12. Nintendo Splatoon 2 – Nintendo Switch
Believe it or not, there is a kid-friendly Nintendo Switch shooter game for kids called Splatoon 2.
Who says shooter genres have to be bloody and violent? Nintendo’s Splatoon 2 instead takes the approach of being a paintball-style game that focuses less on brutal realism and more on family fun.
Splatoon 2 is a team-based, third-person shooter where players use colored ink to attack opponents and beat goals. Players can transform into squids and navigate through the ink that splattered to avoid detection. Various game modes include an online and offline multiplayer Turf War battle where players must cover the entire level with ink. Our reviewer thought the game’s premise made it unique compared to other shooters, along with the fact that it features a variety of different weapons and is just as fun and intense as the more popular shooters on the market.
13. Dark Souls – Nintendo Switch
Who wouldn’t want to play one of the best video games ever made on public transport?
Dark Souls isn’t perfect on the Nintendo Switch and, at the aforementioned point, you could secure a strong argument the most reliable version is the remastered version on the PS4 Pro and the Xbox One X. That being said, you can’t play either of those on the toilet.
14. Mojang Minecraft: Nintendo Switch Edition
There’s no rush or push in Minecraft. Kids can experience a nice casual game where they can build whatever they want without expensive Legos. Minecraft is only limited by the player’s imagination, generating huge random worlds where kids can build anything from little homes to gigantic cities using virtual blocks and crafting items like ladders, stairs, and more.
Minecraft highlights two gameplay options: Survival and Creative Mode. Our inspector played with his six-year-old son and conceived the game was particularly enjoyable while in Creative Mode. Kids who play Survival Mode will have to mine deep for resources and building materials and will be forced to fend off giant spiders, skeletons, zombies, and other mobs of enemies when the sunsets. Creative Mode offers a more relaxed way of playing, giving infinite resources for players to build whatever they want on their own time at their own pace. The game also features a multiplayer mode, so kids and their friends or parents can join in on building something together.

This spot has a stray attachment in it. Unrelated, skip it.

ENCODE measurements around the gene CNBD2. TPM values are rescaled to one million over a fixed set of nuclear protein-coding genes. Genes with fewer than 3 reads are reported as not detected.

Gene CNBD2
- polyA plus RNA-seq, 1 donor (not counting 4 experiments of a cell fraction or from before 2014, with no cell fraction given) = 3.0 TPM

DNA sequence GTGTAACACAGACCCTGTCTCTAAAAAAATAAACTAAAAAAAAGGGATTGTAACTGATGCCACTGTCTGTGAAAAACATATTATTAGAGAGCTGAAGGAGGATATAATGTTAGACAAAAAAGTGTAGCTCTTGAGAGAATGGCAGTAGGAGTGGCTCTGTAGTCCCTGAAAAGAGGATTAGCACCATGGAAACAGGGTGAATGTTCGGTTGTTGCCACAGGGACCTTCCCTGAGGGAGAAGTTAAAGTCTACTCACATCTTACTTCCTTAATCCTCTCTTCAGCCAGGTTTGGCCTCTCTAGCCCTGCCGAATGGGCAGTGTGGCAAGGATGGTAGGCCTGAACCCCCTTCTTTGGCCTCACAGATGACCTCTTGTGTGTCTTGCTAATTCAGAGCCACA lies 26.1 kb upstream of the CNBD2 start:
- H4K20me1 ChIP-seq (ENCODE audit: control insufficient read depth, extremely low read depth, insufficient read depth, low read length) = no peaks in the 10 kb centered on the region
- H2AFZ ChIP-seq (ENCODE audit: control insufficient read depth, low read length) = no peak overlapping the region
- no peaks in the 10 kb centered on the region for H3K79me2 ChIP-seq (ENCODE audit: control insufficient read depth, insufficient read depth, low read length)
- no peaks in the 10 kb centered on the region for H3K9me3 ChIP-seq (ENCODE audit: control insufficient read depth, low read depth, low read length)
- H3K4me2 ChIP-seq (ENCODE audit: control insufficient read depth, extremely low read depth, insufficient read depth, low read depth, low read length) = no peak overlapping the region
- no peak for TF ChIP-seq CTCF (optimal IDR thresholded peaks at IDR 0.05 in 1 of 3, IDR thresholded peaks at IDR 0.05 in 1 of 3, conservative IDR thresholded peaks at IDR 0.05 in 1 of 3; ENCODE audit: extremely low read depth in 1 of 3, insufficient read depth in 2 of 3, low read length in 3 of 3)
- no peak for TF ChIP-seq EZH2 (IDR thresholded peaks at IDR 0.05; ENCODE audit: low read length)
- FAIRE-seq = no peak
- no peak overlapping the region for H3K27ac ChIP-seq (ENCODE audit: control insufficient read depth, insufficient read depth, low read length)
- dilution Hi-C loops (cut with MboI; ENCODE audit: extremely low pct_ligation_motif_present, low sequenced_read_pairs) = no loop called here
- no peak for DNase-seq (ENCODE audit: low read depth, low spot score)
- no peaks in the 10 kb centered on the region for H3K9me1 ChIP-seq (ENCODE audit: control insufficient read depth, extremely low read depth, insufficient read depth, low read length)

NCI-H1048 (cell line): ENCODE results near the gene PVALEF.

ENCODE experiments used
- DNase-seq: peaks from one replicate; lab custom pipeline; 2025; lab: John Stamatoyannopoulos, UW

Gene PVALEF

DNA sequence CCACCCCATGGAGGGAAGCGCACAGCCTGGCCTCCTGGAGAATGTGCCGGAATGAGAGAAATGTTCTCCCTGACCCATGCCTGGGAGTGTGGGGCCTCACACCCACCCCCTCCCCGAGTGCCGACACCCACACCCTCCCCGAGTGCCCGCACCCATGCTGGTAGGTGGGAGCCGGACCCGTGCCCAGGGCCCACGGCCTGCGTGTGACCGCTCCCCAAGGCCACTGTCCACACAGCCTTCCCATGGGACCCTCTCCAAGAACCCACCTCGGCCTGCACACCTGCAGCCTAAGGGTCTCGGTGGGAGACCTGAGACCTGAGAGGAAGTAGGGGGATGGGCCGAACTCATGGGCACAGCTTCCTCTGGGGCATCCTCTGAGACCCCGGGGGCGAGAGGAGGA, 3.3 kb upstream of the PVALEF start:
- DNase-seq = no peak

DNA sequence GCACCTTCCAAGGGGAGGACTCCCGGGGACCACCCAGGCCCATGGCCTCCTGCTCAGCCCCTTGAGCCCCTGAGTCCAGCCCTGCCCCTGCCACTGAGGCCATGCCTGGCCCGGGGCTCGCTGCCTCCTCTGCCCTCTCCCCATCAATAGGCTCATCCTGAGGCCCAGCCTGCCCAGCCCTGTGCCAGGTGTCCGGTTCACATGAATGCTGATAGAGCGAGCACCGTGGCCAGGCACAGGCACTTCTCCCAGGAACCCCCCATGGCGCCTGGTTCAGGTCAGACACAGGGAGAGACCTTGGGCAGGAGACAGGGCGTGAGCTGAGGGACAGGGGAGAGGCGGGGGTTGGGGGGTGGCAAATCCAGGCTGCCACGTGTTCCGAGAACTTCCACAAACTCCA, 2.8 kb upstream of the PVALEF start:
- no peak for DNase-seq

15. ARMS – Nintendo Switch
Arms is a motion-controlled game that’s like boxing. Except you have big stretchy robot arms and everyone has special powers. Obviously.
Which is to say Arms is a very Nintendo-esque version of boxing.
It’s also extremely inventive and surprisingly in-depth. There are layers to Arms and a genuine strategic element. It’s not perfect, but Arms is bizarre, inventive, and a lot of fun. See GameSpot’s Arms reviews.
16. Bayonetta 2 – Nintendo Switch
Like Mario Kart 8, Stardew Valley, and Oxenfree, Bayonetta 2 is an old video game repurposed for the Nintendo Switch.
Bayonetta 2 originally came out on the Wii U, a console that struggled. Therefore Bayonetta 2 struggled.
Thankfully it’s getting a second run on the Switch. Which is great, because Bayonetta 2 is an under-appreciated masterpiece. Get on it. See GameSpot’s Bayonetta 2 review.
17. Super Smash Bros. Ultimate
Super Smash Bros. Ultimate isn’t just a great fighting game – it’s a love letter to all things gaming. The game’s massive 74-character roster mixes mainstays like Mario, Donkey Kong, and Pikachu with newcomers like Splatoon’s Inkling, Metroid’s Ridley, Castlevania’s Simon Belmont, and Metal Gear’s Solid Snake, allowing you to create ridiculous dream matches on more than 100 stages from video game history. Ultimate’s multiplayer options run the gamut from insane 8-player brawls to intense 1-on-1 contests, while its robust, RPG-like Spirits mode offers solo players plenty to sink their teeth into.